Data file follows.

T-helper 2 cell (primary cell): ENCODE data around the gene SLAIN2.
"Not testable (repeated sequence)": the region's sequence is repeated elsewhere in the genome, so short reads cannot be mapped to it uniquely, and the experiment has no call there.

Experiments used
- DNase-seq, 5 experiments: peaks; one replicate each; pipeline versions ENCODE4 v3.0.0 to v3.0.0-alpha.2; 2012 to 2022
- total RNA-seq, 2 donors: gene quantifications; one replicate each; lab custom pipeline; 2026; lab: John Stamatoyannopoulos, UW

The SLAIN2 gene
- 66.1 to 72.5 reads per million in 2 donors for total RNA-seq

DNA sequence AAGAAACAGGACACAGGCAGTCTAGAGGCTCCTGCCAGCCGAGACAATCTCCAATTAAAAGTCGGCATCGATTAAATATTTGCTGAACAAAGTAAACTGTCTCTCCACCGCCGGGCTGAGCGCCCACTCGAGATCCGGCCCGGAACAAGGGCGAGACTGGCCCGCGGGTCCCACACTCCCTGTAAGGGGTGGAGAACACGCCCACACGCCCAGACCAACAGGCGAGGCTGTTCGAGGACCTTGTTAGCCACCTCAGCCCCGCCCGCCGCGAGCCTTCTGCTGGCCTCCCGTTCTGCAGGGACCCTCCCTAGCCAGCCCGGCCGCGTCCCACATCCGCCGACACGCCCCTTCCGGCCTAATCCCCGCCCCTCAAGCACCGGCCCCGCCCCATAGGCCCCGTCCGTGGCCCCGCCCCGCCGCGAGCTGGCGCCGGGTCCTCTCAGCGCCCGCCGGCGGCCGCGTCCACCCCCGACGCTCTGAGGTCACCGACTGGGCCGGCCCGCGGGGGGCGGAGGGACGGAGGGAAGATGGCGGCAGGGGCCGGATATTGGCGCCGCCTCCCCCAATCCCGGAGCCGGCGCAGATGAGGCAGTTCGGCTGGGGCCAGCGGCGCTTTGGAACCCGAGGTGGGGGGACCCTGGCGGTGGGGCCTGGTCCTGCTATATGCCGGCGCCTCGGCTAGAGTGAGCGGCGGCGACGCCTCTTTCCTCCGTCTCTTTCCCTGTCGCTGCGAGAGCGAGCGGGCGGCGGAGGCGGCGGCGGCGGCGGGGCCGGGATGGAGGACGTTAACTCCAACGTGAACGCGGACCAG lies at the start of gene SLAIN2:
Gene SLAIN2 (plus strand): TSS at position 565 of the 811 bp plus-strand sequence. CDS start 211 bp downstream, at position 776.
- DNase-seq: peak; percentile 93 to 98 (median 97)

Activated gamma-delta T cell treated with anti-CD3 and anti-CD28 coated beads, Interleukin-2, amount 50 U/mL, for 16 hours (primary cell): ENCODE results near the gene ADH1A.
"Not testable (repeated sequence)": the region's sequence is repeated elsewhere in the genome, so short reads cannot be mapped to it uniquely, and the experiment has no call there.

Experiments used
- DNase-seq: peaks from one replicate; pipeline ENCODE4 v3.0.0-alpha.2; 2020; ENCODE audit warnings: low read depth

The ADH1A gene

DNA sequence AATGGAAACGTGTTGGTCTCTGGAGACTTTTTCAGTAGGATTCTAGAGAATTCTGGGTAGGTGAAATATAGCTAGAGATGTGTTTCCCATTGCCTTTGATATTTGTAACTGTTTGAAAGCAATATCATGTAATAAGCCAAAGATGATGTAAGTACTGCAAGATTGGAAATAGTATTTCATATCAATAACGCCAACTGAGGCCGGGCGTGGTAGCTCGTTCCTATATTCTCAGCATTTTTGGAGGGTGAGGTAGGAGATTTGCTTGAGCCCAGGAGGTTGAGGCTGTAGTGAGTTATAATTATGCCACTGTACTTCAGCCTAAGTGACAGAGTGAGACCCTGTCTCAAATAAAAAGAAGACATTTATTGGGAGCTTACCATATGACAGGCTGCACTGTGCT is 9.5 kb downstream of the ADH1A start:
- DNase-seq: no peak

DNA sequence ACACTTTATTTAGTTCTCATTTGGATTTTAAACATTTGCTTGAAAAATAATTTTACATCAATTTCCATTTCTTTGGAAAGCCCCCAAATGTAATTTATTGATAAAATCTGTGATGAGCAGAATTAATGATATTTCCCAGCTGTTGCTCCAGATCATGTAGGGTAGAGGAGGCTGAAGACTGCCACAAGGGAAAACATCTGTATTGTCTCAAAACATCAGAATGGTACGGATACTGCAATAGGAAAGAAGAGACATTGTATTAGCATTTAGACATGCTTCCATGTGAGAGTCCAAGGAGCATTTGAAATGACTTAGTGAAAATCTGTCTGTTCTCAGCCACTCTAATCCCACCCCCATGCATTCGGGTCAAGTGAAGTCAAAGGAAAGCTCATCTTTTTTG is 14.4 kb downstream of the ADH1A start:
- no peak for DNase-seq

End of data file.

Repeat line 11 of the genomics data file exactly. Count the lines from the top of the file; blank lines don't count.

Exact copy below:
Activated gamma-delta T cell treated with anti-CD3 and anti-CD28 coated beads, Interleukin-2, amount 50 U/mL, for 16 hours (primary cell): ENCODE results near the gene ADH1A.